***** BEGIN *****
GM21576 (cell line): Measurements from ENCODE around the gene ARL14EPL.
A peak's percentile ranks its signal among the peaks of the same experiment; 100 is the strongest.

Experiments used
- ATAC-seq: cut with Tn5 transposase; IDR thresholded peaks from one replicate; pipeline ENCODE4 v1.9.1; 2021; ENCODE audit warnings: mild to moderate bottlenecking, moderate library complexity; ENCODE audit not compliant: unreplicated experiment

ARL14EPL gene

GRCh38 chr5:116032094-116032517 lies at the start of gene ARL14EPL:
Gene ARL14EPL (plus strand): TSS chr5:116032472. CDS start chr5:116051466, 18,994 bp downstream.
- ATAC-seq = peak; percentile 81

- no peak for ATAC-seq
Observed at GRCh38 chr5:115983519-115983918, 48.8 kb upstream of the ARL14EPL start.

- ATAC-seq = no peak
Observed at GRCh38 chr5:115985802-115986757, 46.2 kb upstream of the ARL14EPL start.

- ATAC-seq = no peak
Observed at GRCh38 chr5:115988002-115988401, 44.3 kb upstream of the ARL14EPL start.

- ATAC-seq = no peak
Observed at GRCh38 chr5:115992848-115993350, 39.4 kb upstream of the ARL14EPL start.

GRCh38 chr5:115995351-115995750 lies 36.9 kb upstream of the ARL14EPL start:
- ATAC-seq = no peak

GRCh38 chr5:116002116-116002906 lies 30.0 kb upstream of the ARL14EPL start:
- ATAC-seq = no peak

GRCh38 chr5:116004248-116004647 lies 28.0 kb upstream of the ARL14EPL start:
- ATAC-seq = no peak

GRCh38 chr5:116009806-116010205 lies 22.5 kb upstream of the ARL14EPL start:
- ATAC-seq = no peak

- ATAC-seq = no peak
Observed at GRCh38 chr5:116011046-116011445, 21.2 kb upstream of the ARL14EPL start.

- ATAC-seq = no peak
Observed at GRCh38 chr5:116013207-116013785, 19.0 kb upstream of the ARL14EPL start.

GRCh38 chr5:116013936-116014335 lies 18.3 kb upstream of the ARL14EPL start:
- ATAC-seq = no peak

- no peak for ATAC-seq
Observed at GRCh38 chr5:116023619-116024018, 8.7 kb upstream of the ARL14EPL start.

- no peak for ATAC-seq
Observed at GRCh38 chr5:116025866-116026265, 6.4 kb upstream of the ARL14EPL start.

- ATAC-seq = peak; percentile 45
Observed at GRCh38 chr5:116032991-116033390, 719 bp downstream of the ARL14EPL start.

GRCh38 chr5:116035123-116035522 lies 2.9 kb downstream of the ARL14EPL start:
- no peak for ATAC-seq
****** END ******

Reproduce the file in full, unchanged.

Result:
GM21576 (cell line): Measurements from ENCODE around the gene ARL14EPL.
A peak's percentile ranks its signal among the peaks of the same experiment; 100 is the strongest.

Experiments used
- ATAC-seq: cut with Tn5 transposase; IDR thresholded peaks from one replicate; pipeline ENCODE4 v1.9.1; 2021; ENCODE audit warnings: mild to moderate bottlenecking, moderate library complexity; ENCODE audit not compliant: unreplicated experiment

ARL14EPL gene

GRCh38 chr5:116032094-116032517 lies at the start of gene ARL14EPL:
Gene ARL14EPL (plus strand): TSS chr5:116032472. CDS start chr5:116051466, 18,994 bp downstream.
- ATAC-seq = peak; percentile 81

- no peak for ATAC-seq
Observed at GRCh38 chr5:115983519-115983918, 48.8 kb upstream of the ARL14EPL start.

- ATAC-seq = no peak
Observed at GRCh38 chr5:115985802-115986757, 46.2 kb upstream of the ARL14EPL start.

- ATAC-seq = no peak
Observed at GRCh38 chr5:115988002-115988401, 44.3 kb upstream of the ARL14EPL start.

- ATAC-seq = no peak
Observed at GRCh38 chr5:115992848-115993350, 39.4 kb upstream of the ARL14EPL start.

GRCh38 chr5:115995351-115995750 lies 36.9 kb upstream of the ARL14EPL start:
- ATAC-seq = no peak

GRCh38 chr5:116002116-116002906 lies 30.0 kb upstream of the ARL14EPL start:
- ATAC-seq = no peak

GRCh38 chr5:116004248-116004647 lies 28.0 kb upstream of the ARL14EPL start:
- ATAC-seq = no peak

GRCh38 chr5:116009806-116010205 lies 22.5 kb upstream of the ARL14EPL start:
- ATAC-seq = no peak

- ATAC-seq = no peak
Observed at GRCh38 chr5:116011046-116011445, 21.2 kb upstream of the ARL14EPL start.

- ATAC-seq = no peak
Observed at GRCh38 chr5:116013207-116013785, 19.0 kb upstream of the ARL14EPL start.

GRCh38 chr5:116013936-116014335 lies 18.3 kb upstream of the ARL14EPL start:
- ATAC-seq = no peak

- no peak for ATAC-seq
Observed at GRCh38 chr5:116023619-116024018, 8.7 kb upstream of the ARL14EPL start.

- no peak for ATAC-seq
Observed at GRCh38 chr5:116025866-116026265, 6.4 kb upstream of the ARL14EPL start.

- ATAC-seq = peak; percentile 45
Observed at GRCh38 chr5:116032991-116033390, 719 bp downstream of the ARL14EPL start.

GRCh38 chr5:116035123-116035522 lies 2.9 kb downstream of the ARL14EPL start:
- no peak for ATAC-seq